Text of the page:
Tom “Smitty” Smith, director of the Public Citizen Texas office, said: “Texans do not consent to the risky plan to store high-level radioactive waste at private sites on an open pad above ground in Texas. Another company near Hobbs New Mexico – less than 50 miles away — is expected to file an application to open a storage site that would accept the rest of the nation’s high level nuclear waste. These twin ‘storage sites’ likely would create a de facto high level national waste sacrifice zone. This proposal invites disaster because the private owners will be cutting costs at every turn to maximize profits. If there was radioactive contamination our land, air, water, and human health could be harmed for millennia.”

 

ABOUT THE GROUPS

Beyond Nuclear is a national nonprofit organization that aims to educate and activate the public about the connections between nuclear power and nuclear weapons and the need to abandon both to safeguard our future. Beyond Nuclear advocates for an energy future that is sustainable, benign and democratic.

Nuclear Information and Resource Service is the national information and networking center for organizations and individuals concerned about nuclear power, radioactive waste, radiation and sustainable energy issues.

Public Citizen, Inc., is a national, nonprofit consumer advocacy organization with over 400,000 members and supporters nationwide.  Public Citizen’s mission is to protect openness and democratic accountability in government and the health, safety and financial interests of consumers.  Public Citizen advocates for policies that will lead to safe, affordable and environmentally sustainable energy.

SEED Coalition is an environmental nonprofit organization with 2,000 members that works in Texas and other states to protect human health and the environment, including land, air, water and wildlife. The organization focuses on clean energy advocacy as a means to reduce pollution. SEED Coalition opposes the storage of radioactive waste from around the U.S. in Texas or New Mexico due to health and safety and environmental concerns. SEED Coalition’s members include neighbors of the proposed WCS facility and associated transportation routes.

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WCS Radioactive

Looks like a safe way to store radioactive waste from nuclear power plants. :j

As it decides what constitutes community consent to a nuclear waste dump, the U.S. Department of Energy (DOE) should acknowledge its past mistakes, be responsive to public input and disavow attempts by the private sector to site a nuclear waste storage facility in Texas, Public Citizen has told the agency.

Public Citizen submitted its comments (PDF) on Sunday in response to the agency’s invitation for public input on how it should go about establishing sites for high-level nuclear waste facilities.

Over the past six months, the department has been holding public hearings across the country to solicit public input on and move forward consent-based siting, a new approach to siting nuclear waste storage and disposal facilities.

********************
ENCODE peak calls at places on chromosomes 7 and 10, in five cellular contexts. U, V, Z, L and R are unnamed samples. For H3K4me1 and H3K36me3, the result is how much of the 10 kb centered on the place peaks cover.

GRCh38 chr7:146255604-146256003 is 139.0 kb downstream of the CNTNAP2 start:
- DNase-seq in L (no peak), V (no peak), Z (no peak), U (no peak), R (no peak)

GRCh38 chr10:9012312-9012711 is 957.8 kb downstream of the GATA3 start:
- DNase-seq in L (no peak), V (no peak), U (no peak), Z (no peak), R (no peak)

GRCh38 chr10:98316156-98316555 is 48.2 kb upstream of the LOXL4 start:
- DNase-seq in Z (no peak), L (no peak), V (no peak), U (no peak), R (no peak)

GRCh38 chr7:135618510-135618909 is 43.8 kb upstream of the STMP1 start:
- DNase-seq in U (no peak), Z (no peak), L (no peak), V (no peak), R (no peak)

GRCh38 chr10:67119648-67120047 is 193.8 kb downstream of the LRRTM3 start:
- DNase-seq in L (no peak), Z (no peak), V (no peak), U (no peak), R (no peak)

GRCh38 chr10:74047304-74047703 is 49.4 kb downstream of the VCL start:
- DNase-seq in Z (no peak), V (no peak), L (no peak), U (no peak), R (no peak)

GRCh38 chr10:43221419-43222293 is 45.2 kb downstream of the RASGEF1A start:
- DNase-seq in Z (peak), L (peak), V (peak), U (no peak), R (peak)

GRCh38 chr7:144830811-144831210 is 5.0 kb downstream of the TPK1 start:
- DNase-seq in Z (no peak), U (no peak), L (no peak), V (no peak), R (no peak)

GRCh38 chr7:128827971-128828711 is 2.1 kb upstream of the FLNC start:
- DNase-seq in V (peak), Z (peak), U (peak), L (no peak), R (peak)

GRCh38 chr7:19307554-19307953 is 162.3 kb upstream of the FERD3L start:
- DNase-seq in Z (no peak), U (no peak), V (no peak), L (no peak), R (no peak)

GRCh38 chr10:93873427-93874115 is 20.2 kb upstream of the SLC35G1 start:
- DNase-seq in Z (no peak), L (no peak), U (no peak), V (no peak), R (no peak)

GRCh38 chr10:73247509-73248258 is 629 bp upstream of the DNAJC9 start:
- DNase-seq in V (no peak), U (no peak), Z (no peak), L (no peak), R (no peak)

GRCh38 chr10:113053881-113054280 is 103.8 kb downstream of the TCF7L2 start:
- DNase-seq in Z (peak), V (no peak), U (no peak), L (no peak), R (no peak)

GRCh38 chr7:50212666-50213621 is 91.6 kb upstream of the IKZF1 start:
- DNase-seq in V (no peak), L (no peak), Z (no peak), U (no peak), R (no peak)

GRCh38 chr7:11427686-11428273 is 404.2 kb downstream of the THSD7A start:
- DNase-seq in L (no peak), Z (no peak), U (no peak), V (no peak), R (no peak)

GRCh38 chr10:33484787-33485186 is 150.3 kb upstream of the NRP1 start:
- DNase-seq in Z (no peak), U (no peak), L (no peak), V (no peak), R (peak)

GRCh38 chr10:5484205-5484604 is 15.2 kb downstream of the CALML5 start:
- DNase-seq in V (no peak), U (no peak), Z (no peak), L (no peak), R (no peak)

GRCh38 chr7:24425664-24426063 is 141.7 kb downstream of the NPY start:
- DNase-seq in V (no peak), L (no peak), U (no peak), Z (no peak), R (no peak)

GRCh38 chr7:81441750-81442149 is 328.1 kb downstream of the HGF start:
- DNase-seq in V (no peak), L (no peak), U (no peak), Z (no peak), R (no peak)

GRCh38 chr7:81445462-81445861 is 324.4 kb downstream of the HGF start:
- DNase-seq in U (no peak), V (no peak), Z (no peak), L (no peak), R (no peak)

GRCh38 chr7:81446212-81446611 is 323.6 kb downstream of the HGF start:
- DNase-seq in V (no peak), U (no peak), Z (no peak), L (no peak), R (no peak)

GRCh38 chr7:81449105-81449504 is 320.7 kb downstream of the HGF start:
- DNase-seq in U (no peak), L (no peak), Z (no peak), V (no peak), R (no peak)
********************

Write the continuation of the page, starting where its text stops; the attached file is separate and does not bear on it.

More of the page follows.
The concept of consent-based siting, part of recommendations made in 2012 by the Obama administration’s Blue Ribbon Commission on America’s Nuclear Future, reportedly has enjoyed success in other countries pursuing nuclear waste disposal. It has been touted as a potential antidote to the four decades of failed nuclear waste policy in the U.S. and has been embraced by the Department of Energy (DOE).

But the success of this process and its aim to reset the federal radioactive waste program is already jeopardized. While the DOE is deciding what constitutes consent, an application for a new, high-level radioactive waste dump in Andrews County, Texas, is moving through the process at the U.S. Nuclear Regulatory Commission at breakneck speed. Waste Control Specialists (WCS), which now operates a low-level radioactive waste dump there, wants to expand. Its plan would involve more than 10,000 shipments of radioactive waste generated across much of the United States over 20 or more years.

“This proposal for ‘interim storage’ in Texas is putting the cart before the horse and is clearly at cross purposes with the DOE’s effort to develop a new approach that is safe, adaptive, staged and aimed at achieving state and community consent for storing our country’s lethal nuclear waste,” said Tom “Smitty” Smith, director of Public Citizen’s Texas office. “While the Blue Ribbon Commission and Energy Secretary Ernest Moniz tout Texas and New Mexico as communities that might want this waste, the DOE has failed to even hold hearings in the targeted West Texas community to ascertain what the citizens think would constitute consent. This blatant omission further erodes public trust in the DOE and could derail its new approach before it even begins. To correct course, the agency should publicly oppose WCS’ proposal as premature.”

The DOE has an opportunity to overhaul an agency culture that has systematically disregarded the public and failed to meet its commitments. But it is already wasting it. Acknowledging its past and present shortcomings – including failing the people of Andrews County – and taking steps to correct its mistakes are the first step to saving consent-based siting from becoming another blot on the DOE’s record.

Click here to view Public Citizen’s recommendations.